Cesar is my brother, my friend, my confidant, my son. I will never stop looking for him.
- Mario César González Contreras
Active and restless by nature, César Manuel likes to ride bulls at the rodeo, kickbox, run motorcycles, and car races. At home in Huamantla, Tlaxcala, his parents disapproved of some of his pastimes, so he would often sneak out of his room through the window at night to ride bulls at local rodeos, returning home covered in dust and the occasional bruise.
He is a friend and protector of the weakest, and often returned home without his jacket because he gave it to someone who did not have one. He is fond of animals, knows how to tame horses, and has two pets: a cat, Tambor, and a dog, Lulu. His mother says there was never a month when he did not bring home a stray dog, rabbit, or other animal, to foster until he could convince one of his friends to adopt it.
Two years before entering Ayotzinapa César Manuel served as a volunteer preschool tutor through the National Council for Educational Promotion (Conafe), a federal program that recruits teenagers to educate youth in remote and underserved communities. He worked in the small community of José María Morelos, in Cuapiaxtla, Tlaxcala. He slept on a rusty cot in one of the two cold classrooms, and the students’ parents took turns providing food and lodging. By the end of the first year, his preschool students were able to recognize letters and could write their names in block letters. Never before was César Manuel more certain that he wanted to be a teacher. His parents visited him in José María Morelos and, unknown to César Manuel, watched him teach at the school. “I will never forget one of the days we went to visit him, his mother and I. Cesar was dividing the notebooks of the children that had them, so that those who did not have them could also achieve. Cesar had something special and I understood it there.”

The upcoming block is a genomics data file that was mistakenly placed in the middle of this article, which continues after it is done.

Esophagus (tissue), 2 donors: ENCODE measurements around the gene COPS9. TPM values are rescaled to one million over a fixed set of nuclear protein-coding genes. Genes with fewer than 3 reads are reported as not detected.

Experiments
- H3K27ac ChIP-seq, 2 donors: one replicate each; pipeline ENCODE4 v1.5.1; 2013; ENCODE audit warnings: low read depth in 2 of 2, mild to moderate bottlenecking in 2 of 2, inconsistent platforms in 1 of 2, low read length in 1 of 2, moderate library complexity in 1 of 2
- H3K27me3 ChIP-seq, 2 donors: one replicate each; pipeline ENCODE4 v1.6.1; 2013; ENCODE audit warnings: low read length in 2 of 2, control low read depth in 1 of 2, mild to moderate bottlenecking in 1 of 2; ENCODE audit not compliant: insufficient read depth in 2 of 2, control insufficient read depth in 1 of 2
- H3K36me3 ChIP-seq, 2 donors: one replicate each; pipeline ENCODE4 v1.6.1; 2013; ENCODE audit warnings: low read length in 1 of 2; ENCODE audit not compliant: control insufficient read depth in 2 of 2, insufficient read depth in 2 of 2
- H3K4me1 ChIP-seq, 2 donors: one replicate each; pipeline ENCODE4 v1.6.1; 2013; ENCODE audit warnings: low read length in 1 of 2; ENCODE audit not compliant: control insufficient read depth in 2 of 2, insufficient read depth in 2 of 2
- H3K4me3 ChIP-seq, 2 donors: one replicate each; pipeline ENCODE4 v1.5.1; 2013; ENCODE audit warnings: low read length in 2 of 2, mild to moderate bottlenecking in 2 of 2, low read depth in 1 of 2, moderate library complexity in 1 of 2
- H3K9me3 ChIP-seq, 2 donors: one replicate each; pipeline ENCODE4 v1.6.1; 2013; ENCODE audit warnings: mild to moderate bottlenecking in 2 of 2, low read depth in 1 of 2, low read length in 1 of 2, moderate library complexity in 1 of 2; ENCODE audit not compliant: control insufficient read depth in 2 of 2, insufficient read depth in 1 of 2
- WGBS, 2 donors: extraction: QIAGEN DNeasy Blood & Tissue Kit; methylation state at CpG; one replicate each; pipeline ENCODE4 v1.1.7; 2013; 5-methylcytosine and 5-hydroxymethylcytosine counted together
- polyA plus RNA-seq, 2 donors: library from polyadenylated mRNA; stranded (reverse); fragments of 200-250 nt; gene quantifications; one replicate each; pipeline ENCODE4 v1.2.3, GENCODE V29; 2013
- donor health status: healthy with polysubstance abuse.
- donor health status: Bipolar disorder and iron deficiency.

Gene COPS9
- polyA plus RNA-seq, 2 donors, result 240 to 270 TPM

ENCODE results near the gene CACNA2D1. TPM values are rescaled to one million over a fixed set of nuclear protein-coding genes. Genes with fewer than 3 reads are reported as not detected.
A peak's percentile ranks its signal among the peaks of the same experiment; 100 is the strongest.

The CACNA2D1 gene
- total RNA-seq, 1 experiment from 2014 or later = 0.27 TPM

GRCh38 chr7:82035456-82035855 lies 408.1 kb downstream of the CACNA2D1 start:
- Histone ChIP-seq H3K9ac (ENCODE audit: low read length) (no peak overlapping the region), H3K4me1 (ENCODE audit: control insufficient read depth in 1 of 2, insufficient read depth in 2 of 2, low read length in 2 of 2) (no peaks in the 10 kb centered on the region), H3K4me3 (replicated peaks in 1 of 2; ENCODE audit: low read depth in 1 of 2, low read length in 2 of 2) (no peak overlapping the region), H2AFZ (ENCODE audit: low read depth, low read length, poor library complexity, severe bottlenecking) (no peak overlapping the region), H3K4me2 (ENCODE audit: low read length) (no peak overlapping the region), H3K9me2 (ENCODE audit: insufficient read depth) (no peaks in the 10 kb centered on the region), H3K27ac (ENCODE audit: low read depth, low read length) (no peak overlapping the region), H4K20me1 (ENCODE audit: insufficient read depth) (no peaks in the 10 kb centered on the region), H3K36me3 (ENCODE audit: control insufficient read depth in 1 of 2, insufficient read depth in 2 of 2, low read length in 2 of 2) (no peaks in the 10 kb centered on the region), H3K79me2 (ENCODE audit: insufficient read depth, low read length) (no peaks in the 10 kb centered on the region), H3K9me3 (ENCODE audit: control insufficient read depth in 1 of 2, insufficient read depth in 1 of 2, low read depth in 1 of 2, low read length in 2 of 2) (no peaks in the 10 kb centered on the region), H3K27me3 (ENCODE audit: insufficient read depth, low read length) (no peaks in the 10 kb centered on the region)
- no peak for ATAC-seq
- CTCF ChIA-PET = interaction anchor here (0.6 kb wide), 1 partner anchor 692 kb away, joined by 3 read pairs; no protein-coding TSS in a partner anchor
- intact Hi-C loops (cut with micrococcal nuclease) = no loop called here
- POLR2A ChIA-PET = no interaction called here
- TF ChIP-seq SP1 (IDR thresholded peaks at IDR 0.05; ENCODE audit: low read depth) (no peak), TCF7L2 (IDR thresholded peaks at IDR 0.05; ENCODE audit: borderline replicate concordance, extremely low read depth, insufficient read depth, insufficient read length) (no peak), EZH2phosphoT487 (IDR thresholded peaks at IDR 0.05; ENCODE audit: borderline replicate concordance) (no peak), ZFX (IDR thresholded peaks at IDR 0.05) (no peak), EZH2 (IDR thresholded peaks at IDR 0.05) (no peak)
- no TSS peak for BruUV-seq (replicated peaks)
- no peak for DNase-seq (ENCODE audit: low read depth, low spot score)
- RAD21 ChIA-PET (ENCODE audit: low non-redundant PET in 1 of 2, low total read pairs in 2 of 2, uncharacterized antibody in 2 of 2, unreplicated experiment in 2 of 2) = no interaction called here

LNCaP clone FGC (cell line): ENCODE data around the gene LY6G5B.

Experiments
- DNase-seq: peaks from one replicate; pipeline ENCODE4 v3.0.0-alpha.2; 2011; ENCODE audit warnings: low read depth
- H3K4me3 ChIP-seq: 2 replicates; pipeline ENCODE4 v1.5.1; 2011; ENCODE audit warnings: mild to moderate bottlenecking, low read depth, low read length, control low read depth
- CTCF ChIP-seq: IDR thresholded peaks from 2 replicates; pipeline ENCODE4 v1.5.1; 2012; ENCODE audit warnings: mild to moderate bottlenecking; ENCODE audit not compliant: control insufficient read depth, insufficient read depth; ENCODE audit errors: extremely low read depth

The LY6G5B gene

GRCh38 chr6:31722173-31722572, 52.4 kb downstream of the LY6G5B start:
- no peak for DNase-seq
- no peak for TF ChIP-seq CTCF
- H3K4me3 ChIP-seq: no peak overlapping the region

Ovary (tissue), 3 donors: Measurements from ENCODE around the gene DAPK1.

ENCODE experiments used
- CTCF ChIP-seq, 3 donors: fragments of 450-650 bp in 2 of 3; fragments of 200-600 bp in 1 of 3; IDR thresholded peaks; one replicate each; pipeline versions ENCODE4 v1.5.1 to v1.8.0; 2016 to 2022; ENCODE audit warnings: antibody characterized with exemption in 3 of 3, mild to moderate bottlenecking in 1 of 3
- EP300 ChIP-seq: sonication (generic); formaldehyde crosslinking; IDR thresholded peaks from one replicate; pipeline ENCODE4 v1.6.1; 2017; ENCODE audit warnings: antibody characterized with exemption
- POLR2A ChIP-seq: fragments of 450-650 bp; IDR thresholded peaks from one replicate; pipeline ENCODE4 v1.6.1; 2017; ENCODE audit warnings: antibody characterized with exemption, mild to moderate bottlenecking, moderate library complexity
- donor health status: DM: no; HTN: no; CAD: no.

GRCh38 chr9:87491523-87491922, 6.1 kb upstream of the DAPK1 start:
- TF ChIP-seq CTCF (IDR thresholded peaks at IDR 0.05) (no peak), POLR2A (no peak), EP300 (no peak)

César Manuel’s mother, Hilda Hernández, is a housewife and a department store employee. His father, Mario González, is a welder. Concerned that César Manuel’s did not earn any wages as tutor, Mario encouraged him to enroll in law school, with funds he and Hilda worked tirelessly to save. César Manuel studied two semesters of law at the Autonomous University of Puebla but abandoned it because it was not his vocation.
César Manuel had no difficulty passing the entrance exams for the Raúl Isidro Burgos Rural Teachers College. While at school, he and his father spoke by phone every three days, without fail. César Manuel joined the Casa Activista and on September 10, 2014 traveled to the city of Tlaxcala to join a march led by students at the Rural Teachers’ College in Panotla. Mario made the trip to the state capital so that he could spend a few hours with his son, who he had not seen in weeks. Finding César Manuel tired and thin, Mario asked him to return home. César Manuel insisted he’d never been happier: "Dad I have always done what you want, now let me continue my path that I already found.” At the end of the day, as they parted ways, they shared a long embrace as father and son and as the closest of friends.